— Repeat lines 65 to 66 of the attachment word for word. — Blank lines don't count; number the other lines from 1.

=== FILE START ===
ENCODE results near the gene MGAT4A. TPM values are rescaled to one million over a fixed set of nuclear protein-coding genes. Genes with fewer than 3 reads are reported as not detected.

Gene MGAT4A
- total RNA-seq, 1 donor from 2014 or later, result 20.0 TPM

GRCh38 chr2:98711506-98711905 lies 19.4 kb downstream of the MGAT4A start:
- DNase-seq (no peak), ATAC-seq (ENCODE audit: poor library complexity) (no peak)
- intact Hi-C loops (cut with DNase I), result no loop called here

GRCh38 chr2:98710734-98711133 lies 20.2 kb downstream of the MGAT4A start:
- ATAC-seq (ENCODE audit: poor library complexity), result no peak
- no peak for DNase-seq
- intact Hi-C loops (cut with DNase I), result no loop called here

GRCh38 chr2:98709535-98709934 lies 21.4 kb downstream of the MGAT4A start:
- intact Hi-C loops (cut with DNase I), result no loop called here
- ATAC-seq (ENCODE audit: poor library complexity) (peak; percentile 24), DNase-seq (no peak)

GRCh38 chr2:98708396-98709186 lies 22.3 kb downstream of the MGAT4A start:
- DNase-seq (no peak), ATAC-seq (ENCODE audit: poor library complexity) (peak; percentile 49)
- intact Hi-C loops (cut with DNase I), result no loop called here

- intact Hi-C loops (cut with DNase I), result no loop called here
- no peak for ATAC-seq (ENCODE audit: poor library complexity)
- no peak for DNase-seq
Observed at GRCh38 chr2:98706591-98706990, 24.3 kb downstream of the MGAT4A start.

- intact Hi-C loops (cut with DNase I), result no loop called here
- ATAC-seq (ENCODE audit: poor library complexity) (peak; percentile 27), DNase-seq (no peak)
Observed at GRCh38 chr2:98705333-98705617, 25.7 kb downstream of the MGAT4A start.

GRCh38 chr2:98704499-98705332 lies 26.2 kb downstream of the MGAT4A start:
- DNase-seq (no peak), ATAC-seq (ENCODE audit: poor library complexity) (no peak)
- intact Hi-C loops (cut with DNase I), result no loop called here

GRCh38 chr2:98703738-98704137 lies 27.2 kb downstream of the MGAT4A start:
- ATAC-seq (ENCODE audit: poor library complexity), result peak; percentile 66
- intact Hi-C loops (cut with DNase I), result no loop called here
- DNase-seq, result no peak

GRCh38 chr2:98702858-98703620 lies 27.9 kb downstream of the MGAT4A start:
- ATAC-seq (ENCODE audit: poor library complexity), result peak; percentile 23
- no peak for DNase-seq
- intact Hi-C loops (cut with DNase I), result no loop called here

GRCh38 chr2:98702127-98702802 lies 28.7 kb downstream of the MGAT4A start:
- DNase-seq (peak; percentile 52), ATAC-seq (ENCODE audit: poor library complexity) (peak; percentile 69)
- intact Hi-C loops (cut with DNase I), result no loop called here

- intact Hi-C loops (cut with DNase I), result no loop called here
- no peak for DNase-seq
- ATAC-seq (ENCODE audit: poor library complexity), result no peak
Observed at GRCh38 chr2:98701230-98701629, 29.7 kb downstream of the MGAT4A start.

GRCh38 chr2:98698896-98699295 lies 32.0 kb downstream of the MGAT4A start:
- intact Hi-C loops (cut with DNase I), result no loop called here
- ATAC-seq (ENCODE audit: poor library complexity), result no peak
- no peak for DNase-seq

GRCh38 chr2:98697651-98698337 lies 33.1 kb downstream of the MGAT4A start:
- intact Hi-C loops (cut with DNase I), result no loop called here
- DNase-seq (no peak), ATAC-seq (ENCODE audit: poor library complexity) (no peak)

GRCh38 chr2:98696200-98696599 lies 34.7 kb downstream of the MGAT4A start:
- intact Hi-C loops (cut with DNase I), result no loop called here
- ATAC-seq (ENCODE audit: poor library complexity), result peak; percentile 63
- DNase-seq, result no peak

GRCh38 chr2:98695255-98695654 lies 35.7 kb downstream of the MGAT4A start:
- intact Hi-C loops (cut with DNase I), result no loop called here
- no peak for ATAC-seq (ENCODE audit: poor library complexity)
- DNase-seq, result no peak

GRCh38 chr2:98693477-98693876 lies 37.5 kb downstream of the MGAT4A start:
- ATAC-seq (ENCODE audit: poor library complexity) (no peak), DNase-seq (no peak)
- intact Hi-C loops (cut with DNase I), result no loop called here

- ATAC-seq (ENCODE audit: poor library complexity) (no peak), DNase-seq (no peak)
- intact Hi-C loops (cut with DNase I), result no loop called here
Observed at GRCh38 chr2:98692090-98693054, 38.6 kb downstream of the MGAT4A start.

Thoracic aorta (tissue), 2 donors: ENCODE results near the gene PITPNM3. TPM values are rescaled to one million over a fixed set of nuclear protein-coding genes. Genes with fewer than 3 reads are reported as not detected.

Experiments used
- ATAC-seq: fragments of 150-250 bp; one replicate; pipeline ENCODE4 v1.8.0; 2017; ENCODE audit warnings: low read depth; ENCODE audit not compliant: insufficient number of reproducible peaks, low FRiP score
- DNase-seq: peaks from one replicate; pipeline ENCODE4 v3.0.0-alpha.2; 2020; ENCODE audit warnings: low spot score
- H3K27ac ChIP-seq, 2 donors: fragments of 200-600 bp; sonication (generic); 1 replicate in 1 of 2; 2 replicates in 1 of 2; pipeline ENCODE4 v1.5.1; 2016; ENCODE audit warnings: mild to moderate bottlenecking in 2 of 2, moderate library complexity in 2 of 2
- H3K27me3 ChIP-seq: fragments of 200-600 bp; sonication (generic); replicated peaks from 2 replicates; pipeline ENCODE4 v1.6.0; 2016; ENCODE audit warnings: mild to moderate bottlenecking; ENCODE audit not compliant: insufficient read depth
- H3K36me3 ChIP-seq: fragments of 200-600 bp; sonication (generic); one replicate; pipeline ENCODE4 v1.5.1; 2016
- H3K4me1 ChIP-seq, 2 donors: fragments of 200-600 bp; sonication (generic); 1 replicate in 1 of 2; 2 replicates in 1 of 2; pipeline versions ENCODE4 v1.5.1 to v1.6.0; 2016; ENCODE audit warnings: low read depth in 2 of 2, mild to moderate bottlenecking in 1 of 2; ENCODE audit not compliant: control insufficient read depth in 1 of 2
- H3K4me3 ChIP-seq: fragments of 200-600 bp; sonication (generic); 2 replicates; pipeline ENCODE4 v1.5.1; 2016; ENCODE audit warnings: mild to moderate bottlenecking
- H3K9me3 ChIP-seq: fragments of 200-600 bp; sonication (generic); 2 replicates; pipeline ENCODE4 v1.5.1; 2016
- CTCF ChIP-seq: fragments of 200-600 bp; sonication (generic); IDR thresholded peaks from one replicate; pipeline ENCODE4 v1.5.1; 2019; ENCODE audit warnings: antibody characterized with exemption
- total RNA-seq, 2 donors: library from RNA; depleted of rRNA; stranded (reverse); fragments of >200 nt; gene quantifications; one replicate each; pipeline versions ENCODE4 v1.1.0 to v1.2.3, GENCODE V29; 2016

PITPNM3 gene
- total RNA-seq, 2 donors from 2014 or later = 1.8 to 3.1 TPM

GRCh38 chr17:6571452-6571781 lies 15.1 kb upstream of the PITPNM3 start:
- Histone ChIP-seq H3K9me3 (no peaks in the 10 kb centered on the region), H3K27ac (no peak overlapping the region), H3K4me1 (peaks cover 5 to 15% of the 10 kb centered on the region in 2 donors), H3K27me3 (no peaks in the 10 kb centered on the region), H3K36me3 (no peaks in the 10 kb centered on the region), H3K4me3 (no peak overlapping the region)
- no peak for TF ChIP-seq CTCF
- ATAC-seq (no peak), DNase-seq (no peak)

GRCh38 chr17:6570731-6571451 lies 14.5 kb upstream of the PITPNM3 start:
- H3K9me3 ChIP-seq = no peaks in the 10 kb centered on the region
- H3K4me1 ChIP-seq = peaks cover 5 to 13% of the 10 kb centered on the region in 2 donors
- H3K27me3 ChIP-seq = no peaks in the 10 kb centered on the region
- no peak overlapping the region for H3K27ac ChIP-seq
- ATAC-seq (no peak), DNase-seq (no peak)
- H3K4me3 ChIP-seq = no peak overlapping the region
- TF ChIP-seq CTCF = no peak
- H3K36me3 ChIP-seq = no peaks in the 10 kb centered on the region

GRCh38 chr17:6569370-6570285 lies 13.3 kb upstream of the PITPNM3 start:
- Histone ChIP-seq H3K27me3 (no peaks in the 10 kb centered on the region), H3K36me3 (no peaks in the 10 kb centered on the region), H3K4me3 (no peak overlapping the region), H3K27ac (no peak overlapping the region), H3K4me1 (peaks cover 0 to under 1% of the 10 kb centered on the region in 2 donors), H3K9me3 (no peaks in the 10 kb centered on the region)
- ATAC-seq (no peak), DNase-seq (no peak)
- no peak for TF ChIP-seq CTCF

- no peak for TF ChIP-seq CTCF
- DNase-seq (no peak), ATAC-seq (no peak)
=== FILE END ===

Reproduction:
- ATAC-seq: fragments of 150-250 bp; one replicate; pipeline ENCODE4 v1.8.0; 2017; ENCODE audit warnings: low read depth; ENCODE audit not compliant: insufficient number of reproducible peaks, low FRiP score
- DNase-seq: peaks from one replicate; pipeline ENCODE4 v3.0.0-alpha.2; 2020; ENCODE audit warnings: low spot score